ANJU DODIYA | ATUL DODIYA | JITISH KALLAT | HEMA UPADHYAY
Booth No 1D26 | Hall 1
In this series of watercolors Anju Dodiya explores the human self through the experience of
her own interiority. What results is a ‘fictional self’ whose elusive images are captured in
concrete forms. Embedded in enigmatic, not easily decipherable narratives this ‘fictional
self’ assumes the role of a warrior, martyr, pilgrim or simply artist who faces the classical
dilemma of confronting the empty canvas.
In many of her works Anju Dodiya narrates the tragic/heroic aspirations of death by
displaying rigor and tension. Often the dark realm of private emotions is counteracted by the
scientific accuracy and objectivity of medical drawings. The suite of watercolors with their
fine delineation of charcoal are exuberant in their rendition of what haunts the artist’s
imagination. Instead of standing in contradistinction to one another, they rather complement
one another, producing a tension between the graphic and the painterly.
Atul Dodiya presents an installation that properly realizes the cross-over of personal
archive, art-history anthology and wonder-room. The wonder-room (‘Wunderkammer’) as a
prototype of the museum assembles a variety of objects that produce peculiar
morphologies. Following this tradition Atul’s ‘hero-trophies’ mounted on wall shelves recall
the excessive encyclopaedic urge with which the owners of the ‘wonder-rooms’ collected
and displayed artifacts.
Atul Dodiya’s ‘wonder-room’ takes the form of an ancestral portrait gallery with the most
famous icon Marcel Duchamp looking like a ‘fallen angel’. The artist acts as an archivist,
‘arranger’ and collector, whose work pays homage to the artistic ancestry, yet ironizes the
glorification and mystification of the revered idols. The installation is complemented by a
luminous watercolor that witnesses the sensual play of figures and their temporal
Hema Upadhyay’s panels represent an almost empty white space. When closely looked at it
turns into a vast landscape whose granular texture is that of long grain rice glued on
handmade paper. Some of the grains of rice carry the handwritten quotation "Whether it's
the best of times or the worst of times, it's the only time we've got." Quotations on life by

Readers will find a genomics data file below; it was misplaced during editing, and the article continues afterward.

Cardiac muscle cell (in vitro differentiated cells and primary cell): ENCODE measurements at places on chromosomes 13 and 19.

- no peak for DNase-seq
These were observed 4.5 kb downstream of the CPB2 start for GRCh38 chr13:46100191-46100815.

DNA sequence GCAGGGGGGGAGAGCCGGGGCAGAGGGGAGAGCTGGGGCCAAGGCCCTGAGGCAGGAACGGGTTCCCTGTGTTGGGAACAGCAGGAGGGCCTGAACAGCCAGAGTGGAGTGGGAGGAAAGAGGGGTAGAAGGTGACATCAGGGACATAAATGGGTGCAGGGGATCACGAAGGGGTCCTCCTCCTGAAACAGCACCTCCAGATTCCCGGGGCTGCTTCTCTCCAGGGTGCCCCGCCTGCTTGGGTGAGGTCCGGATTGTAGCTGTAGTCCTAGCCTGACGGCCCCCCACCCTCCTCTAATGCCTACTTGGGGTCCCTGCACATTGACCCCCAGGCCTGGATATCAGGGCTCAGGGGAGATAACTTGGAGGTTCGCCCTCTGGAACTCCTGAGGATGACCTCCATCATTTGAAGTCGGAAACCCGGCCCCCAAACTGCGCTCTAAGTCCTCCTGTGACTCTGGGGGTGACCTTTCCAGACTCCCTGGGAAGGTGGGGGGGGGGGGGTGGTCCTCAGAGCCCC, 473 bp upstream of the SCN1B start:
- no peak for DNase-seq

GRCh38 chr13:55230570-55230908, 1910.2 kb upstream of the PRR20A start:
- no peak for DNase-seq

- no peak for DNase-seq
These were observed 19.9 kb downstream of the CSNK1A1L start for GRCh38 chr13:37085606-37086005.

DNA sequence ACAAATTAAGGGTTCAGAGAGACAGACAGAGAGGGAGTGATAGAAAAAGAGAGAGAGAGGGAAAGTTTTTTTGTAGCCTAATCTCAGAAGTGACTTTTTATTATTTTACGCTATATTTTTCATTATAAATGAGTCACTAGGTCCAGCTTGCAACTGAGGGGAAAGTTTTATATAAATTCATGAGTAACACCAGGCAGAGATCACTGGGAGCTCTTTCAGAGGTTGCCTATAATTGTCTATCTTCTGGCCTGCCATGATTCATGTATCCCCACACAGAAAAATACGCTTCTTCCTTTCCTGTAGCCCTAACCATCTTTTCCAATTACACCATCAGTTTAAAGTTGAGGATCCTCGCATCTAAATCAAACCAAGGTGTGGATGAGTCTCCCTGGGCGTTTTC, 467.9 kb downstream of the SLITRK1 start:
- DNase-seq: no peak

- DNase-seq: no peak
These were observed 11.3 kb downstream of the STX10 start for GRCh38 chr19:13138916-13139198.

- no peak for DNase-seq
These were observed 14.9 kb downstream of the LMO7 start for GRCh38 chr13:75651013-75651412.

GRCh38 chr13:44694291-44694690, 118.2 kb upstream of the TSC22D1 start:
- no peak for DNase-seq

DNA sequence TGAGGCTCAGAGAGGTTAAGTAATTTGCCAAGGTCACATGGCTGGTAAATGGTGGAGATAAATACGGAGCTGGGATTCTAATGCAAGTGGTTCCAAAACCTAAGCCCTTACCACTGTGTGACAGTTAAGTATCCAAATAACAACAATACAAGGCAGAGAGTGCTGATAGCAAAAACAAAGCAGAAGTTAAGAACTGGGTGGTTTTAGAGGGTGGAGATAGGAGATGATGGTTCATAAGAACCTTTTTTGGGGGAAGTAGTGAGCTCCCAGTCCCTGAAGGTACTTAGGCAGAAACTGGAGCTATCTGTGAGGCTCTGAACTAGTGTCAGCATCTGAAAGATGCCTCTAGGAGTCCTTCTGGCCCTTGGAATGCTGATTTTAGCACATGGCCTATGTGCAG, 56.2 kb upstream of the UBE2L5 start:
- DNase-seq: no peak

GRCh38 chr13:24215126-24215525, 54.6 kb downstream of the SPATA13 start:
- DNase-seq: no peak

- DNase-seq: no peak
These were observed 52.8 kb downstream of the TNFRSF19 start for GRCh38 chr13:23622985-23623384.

philosophers and spiritual leaders are commonly printed as a means of inspiration to invoke
philosophical thoughts from the reader. We encounter them in books, newspapers, schools,
churches, and other public spaces.
They are of metaphysical or spiritual content and cathartic in their nature, taking the reader
away from the space and putting him in a reflective mood. These quotations are written in
minuscule letters evoking the works of miniature painters whose intricacies can only be fully
explored by using a magnifying glass. The same is provided with each panel and invites the
viewer to search for the quotations that meander like rivers in a landscape.
In a series of works in various media, such as light box, photography, lenticular, and video
Jitish Kallat explores the formal and semantic analogies of planetary forms and food. The
artist uses the ‘roti’, the Indian bread and a staple diet, to represent the waxing and waning
of the moon.
Food serves as a metaphor of sustenance, there one day and vanishing the next, much like
the cycle of the moon that oscillates between abundance and dearth. The rotis are
reminiscent of planetary bodies in general that are traveling like stellar remnants through the
‘Re-Take on Amrita’ are digital photomontages based on photographs by Umrao Sher-Gil
and the Sher-Gil family archive. The photomontages have an unsettling power evoking a
melancholic past and seductive cultural milieu. The ‘characters’ in these photomontages are
Umrao Singh, Vivan Sundaram’s grandfather, the ‘patriarchal photographer in the family’
and his talented daughters Amrita, one of India’s pre-eminent modern painters, and Indira.
Umrao Sher-Gil was famous for his hypnotic self-portraits. Contrary to their expression of
inner contemplation the photographs he took from Amrita show her forcefully and directly
looking into the camera. Vivan Sundaram uses the existing photographs to construct the
relationship between father and daughter, artist and model as envisioned by him. He brings
them to life by recomposing images of different times instead of preserving them as
historical relics. He also uses archival photographs taken by Amrita’s husband which are
more snapshot like and informal, witnessing proximate sensuousness, female sexuality, and
Re-Take of Amrita -TAKE